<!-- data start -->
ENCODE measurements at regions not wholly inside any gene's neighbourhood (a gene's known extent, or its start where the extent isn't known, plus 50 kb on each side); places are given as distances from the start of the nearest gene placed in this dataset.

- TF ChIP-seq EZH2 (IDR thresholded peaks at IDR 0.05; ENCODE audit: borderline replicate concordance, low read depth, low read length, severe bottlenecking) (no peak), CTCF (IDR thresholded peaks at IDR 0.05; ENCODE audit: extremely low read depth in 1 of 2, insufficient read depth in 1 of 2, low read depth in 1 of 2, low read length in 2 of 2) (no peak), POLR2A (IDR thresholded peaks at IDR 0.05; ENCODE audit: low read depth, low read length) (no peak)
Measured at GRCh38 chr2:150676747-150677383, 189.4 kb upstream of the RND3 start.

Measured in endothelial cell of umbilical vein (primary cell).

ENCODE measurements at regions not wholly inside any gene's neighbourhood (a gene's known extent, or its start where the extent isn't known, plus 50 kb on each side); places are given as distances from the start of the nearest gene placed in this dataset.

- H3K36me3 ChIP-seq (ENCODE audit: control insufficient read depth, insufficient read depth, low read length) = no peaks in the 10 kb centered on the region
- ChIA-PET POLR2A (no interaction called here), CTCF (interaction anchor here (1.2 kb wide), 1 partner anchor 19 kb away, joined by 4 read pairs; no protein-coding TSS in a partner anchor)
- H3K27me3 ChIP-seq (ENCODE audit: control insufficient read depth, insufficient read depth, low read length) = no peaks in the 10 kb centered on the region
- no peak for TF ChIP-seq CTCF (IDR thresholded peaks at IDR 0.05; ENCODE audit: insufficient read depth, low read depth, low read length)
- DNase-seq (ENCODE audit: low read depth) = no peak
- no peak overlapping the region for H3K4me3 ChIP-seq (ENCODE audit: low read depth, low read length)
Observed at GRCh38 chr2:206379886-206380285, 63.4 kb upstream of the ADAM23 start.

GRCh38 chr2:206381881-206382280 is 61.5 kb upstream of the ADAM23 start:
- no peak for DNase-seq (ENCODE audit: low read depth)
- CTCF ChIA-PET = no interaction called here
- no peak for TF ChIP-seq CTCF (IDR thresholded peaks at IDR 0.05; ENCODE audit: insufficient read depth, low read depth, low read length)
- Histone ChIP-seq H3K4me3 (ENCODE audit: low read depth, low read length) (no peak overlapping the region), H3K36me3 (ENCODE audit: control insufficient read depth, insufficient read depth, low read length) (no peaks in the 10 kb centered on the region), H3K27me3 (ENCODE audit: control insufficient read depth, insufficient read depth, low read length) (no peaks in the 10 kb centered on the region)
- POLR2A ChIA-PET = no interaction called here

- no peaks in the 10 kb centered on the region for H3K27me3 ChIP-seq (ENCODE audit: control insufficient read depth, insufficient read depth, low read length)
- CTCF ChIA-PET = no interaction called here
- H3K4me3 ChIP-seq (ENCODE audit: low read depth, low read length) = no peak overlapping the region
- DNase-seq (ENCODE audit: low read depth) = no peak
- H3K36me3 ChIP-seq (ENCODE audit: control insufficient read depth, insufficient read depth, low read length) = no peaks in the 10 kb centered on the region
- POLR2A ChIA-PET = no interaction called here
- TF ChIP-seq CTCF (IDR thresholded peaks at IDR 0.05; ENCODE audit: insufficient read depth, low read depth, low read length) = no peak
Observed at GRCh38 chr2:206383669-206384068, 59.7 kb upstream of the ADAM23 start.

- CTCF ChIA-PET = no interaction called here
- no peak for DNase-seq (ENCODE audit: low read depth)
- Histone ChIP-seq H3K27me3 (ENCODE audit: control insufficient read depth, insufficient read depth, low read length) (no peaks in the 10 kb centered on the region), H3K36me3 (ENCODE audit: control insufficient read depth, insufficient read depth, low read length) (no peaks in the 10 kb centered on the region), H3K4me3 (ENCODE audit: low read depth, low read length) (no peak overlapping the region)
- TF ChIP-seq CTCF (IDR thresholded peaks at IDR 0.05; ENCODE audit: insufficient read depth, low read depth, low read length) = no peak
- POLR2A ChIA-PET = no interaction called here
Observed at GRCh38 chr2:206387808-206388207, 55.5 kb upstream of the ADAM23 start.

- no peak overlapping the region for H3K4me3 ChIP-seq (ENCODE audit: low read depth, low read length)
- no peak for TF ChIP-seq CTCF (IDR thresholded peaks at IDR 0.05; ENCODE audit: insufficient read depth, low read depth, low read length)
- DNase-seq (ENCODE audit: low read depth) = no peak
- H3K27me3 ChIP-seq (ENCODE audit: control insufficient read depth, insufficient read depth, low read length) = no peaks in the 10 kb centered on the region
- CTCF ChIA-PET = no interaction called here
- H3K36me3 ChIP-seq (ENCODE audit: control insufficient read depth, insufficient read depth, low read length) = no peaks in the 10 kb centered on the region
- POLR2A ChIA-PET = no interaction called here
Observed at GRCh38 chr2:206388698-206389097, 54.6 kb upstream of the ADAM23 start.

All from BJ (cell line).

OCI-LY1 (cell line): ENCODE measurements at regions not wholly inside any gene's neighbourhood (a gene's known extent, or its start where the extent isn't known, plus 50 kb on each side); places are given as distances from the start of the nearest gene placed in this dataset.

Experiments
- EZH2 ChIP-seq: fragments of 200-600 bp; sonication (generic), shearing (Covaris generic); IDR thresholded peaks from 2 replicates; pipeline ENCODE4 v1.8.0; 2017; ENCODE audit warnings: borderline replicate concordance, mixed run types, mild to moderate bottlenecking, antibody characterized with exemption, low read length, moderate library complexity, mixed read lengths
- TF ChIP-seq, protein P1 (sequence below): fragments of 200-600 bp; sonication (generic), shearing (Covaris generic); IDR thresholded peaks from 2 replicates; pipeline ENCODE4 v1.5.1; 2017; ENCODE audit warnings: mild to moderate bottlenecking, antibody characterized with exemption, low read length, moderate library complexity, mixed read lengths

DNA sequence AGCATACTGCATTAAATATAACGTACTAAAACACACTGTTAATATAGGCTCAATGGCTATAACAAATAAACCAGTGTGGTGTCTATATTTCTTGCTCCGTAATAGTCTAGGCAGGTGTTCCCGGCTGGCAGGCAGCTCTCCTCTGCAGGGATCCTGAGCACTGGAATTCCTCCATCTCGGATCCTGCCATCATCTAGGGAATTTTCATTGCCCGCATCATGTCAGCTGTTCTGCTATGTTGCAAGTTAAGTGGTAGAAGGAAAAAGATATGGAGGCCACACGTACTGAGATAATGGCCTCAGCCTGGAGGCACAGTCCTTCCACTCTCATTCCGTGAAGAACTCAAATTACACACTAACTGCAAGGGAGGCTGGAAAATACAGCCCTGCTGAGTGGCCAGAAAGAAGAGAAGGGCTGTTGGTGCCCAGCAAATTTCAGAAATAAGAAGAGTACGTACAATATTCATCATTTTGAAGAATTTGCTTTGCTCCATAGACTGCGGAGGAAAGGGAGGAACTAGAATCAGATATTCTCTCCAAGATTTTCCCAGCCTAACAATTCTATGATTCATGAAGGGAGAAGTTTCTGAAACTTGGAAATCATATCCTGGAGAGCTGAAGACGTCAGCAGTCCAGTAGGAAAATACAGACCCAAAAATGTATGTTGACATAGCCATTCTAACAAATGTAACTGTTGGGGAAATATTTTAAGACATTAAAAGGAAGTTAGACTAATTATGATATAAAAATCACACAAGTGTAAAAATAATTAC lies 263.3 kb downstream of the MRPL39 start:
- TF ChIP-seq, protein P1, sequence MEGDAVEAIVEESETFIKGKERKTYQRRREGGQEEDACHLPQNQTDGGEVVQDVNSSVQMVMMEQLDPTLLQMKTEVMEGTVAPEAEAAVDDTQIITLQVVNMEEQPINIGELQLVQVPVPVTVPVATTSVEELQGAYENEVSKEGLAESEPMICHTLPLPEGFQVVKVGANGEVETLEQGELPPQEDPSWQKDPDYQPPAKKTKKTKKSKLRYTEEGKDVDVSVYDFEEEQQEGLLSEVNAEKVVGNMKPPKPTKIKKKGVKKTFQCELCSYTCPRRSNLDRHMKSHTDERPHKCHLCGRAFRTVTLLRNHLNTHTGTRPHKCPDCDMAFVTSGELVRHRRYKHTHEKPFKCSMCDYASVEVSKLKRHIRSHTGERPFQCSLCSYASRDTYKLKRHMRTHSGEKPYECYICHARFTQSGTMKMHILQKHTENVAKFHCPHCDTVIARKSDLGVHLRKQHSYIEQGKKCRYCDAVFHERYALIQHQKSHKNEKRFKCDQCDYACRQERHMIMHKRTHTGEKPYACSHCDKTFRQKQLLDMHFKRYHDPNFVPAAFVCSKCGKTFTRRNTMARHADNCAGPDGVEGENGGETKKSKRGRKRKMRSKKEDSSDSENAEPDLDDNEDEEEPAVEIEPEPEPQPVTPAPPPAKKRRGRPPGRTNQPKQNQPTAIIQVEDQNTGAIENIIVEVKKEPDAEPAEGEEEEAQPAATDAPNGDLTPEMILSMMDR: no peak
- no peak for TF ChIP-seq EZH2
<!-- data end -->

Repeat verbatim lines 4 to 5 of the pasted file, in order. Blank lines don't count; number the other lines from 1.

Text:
Measured in endothelial cell of umbilical vein (primary cell).

ENCODE measurements at regions not wholly inside any gene's neighbourhood (a gene's known extent, or its start where the extent isn't known, plus 50 kb on each side); places are given as distances from the start of the nearest gene placed in this dataset.